Lost with 2011, the bru­tal and beau­ti­ful

SA mourns Al­bertina, Asmal and D’oliveira

Weekend Argus (Saturday Edition) - - 2011 - BIANCA CA­PA­ZO­RIO

THIS year marked the demise of sev­eral dic­ta­tors, and saw the deaths of ma­jor stars and sev­eral South African icons.

On May 2, US Navy Seals shot al-qaeda leader Osama bin Laden, killing him, at his com­pound in Pak­istan. Bin Laden, hunted by the US since the at­tacks on the World Trade Cen­ter in Septem­ber, 2001, was buried at sea.

In Oc­to­ber, Libyan leader Muam­mar Gaddafi, who had been in power for 42 years, fled Tripoli, but was caught and shot dead in Sirte by a num­ber of his coun­try­men fight­ing with op­po­si­tion forces in the huge upris­ing.

This month, North Korea’s reclu­sive leader, Kim Jong Il, died af­ter hav­ing a heart at­tack on a train. Known at home as “Dear Leader”, Kim took power in 1994 when his fa­ther and founder of the state, Kim Il-sung, died. He de­vel­oped a nu­clear arms pro­gramme that pushed the coun­try deep into poverty and made it a pariah state.

A num­ber of ma­jor en­ter­tain­ment fig­ures died this year.

Dame El­iz­a­beth Tay­lor died of con­gen­i­tal heart fail­ure on March 23. Tay­lor started act­ing as a child and won two Os­cars and many other awards. She was ill for some years be­fore her death at 79.

On July 23, Amy Wine­house joined the “27 Club” – tal­ented mu­si­cians who died at 27. Wine­house be­came a house­hold name when she re­leased the song Re­hab – and then be­came known for her trou­bled life­style and drug abuse. Her death was caused by ex­ces­sive drink­ing.

Ap­ple co-founder Steve Jobs died in Oc­to­ber af­ter a long bat­tle with pan­cre­atic can­cer. He was 56. He had a liver trans­plant in 2009. He stepped down from his po­si­tion at the helm of the com­pany a few months be­fore he died. He was the mas­ter­mind be­hind Ap­ple prod­ucts such as the ipod, the ipad, the iphone and itunes.

Closer to home, Strug­gle icon Al­bertina Sisulu died at her Jo­han­nes­burg home in June. She was 92. An ANC stal­wart and former United Demo­cratic Front (UDF) leader, she was the widow of Wal­ter Sisulu and a friend of Nel­son Man­dela.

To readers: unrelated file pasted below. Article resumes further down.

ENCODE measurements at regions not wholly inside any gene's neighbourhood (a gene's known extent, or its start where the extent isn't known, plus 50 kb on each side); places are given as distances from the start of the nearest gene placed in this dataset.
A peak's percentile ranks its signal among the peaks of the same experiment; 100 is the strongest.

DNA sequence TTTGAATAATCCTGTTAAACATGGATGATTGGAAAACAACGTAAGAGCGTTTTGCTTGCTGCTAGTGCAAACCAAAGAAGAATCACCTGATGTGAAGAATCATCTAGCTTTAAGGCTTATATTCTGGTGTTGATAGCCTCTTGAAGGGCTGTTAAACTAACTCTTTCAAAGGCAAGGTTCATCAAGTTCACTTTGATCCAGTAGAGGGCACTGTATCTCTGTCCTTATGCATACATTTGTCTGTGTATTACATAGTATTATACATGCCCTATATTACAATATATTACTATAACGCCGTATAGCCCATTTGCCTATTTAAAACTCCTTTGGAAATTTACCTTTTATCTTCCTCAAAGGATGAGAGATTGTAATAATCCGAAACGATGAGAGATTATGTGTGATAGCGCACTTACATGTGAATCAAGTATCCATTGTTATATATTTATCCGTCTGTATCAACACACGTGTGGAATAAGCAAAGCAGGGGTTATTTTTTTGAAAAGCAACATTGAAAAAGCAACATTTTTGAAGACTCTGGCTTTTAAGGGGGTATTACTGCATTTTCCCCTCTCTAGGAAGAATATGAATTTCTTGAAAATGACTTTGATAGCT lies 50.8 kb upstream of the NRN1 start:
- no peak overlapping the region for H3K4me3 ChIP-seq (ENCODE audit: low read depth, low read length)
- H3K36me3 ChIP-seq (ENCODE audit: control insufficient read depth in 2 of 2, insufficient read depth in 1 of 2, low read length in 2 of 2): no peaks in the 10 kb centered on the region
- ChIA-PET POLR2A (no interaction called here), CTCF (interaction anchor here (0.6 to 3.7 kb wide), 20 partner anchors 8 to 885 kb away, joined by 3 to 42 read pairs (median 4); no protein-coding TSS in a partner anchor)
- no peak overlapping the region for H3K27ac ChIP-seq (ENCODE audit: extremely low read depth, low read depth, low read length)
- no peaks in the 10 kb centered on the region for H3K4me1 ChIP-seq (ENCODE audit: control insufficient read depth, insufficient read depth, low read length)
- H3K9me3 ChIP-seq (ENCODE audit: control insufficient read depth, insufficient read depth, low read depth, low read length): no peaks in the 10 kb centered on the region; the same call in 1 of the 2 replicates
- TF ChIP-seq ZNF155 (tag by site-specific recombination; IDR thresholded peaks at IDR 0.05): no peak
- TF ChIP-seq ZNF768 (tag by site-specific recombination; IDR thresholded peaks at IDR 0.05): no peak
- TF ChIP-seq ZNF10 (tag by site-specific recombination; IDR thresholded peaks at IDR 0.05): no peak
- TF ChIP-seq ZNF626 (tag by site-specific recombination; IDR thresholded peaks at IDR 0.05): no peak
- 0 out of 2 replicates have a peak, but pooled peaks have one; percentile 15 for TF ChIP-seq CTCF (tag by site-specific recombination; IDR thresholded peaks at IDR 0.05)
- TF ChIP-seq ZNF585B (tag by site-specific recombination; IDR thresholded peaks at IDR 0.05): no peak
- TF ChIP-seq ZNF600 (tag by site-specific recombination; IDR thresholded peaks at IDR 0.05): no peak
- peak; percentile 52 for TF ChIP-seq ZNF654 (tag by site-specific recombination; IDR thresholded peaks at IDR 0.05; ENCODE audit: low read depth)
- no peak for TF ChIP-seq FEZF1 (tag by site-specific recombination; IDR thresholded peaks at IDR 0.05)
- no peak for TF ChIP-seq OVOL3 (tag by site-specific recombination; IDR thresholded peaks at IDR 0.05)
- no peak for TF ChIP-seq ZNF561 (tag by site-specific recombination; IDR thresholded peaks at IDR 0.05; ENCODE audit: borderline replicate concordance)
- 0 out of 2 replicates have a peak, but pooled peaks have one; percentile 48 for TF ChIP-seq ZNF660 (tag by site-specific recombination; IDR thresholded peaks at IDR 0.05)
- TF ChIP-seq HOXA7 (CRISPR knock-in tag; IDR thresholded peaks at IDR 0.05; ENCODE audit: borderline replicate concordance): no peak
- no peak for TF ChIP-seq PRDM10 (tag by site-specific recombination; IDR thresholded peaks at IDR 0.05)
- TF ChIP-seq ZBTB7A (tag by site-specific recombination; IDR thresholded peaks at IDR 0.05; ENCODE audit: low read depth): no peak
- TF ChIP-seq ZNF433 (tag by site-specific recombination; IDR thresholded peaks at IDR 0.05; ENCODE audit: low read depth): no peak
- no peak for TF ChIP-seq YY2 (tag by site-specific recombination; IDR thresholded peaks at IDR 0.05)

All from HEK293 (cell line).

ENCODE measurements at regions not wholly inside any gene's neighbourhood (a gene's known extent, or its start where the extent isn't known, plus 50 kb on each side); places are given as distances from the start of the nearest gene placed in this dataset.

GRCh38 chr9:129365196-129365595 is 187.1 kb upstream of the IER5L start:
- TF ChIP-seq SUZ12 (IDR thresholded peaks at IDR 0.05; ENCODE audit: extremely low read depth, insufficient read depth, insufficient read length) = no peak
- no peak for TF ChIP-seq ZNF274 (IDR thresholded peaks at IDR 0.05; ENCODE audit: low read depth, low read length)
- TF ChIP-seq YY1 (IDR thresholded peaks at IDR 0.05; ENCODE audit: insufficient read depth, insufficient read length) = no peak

Judge Pres­i­dent of the Land Claims Court Fik­ile Bam, a close friend of the Sisulu fam­ily, died ear­lier this month. He was 74. Bam, who served time on Robben Is­land with Wal­ter Sisulu, had been di­ag­nosed with can­cer some years ago.

Two other UDF lead­ers died this year. Co-founder Johnny Is­sel died in Jan­uary. He was 64. Joe Marks, also a founder of the move­ment and its vice-pres­i­dent from 1983 to 1989, died last month. He was 75.

Kader Asmal, former min­is­ter of ed­u­ca­tion and of water af­fairs and forestry, died in June af­ter hav­ing a heart at­tack in hos­pi­tal, just days af­ter crit­i­cis­ing the Se­crecy Bill. He was 76.

Anti-apartheid ac­tivist and long-serv­ing Black Sash mem­ber Dot Cleminshaw died ear­lier this month. She was 89. A re­cip­i­ent of the Or­der of Luthuli in Sil­ver last year, Cleminshaw was known for her op­po­si­tion to con­scrip­tion and her lob­by­ing for the law to be changed to al­low abor­tion.

On Thurs­day, Amic­hand Ra­jbansi, leader of the Mi­nor­ity Front, died in hos­pi­tal in Kwazulu-na­tal. Ra­jbansi, nick­named the “Bengal Tiger”, was a found­ing mem­ber of the National Peo­ple’s Party, which later be­came the Mi­nor­ity Front. He was 69.

Top cop Lieu­tenant-colonel Jo Dry­den died in a car crash in Cape Town ear­lier this month. Dry­den was the in­ves­ti­gat­ing of­fi­cer in such high-pro­file cases as the mur­der of the­atre per­son­al­ity Taliep Petersen and the death of Judge Pa­trick Maqubela, whose wife, Thandi, is on trial.

South African sport­ing per­son­al­i­ties who died this year in­cluded crick­eter Basil D’oliveira. He died last month. He was 80. At the height of apartheid he was de­nied the chance to play for SA and be­came a Test crick­eter in Eng­land in his 30s. He was se­lected for the 1968/69 Eng­land tour to SA, but the apartheid govern­ment re­fused to al­low him to play and the tour was can­celled. This led to SA be­ing banned from in­ter­na­tional cricket.

Last week, former road-run­ning cham­pion Zithulele Sinqe died in a car ac­ci­dent near Bal­four, where he worked af­ter es­tab­lish­ing a de­vel­op­ment ath­let­ics club in the area. Sinqe was named SA Sports­man of the Year in 1986, and won the 56km Two Oceans race in 1996 and 1997.

Cricket writer and former Som­er­set player Peter Roe­buck died last month in Cape Town, where he was cov­er­ing a Test match at New­lands. Po­lice said he jumped from a ho­tel win­dow af­ter al­le­ga­tions of sex­ual as­sault were made against him. He was writ­ing for the Syd­ney Morn­ing Her­ald at the time of his death. He was 55.

In the arts sec­tor, ac­tor and co­me­dian Zack du Plessis and artist Leon Botha died. Botha, who be­came well known for his work with the band Die Ant­wo­ord, was be­lieved to be one of the old­est peo­ple liv­ing with proge­ria, a rare ge­netic con­di­tion that causes peo­ple to age quickly.

Botha, a mu­si­cian and painter, also worked with pho­tog­ra­pher Gor­don Clark. He died one day af­ter his 26th birth­day in June.

Du Plessis also died in June. Best known for his roles in se­ries such as Vetkoek Paleis and Orkney Snork Nie, he was also a film pro­ducer and ap­peared in 25 movies.


‘DEAR LEADER’: Kim Jong-il

LIBYAN LOATHING: Muam­mar Gaddafi

9/11 MAS­TER­MIND: Osama bin Laden

STRUG­GLE ICON: Al­bertina Sisulu


TOP CRICK­ETER: Basil D’oliveira

SCREEN QUEEN: El­iz­a­beth Tay­lor

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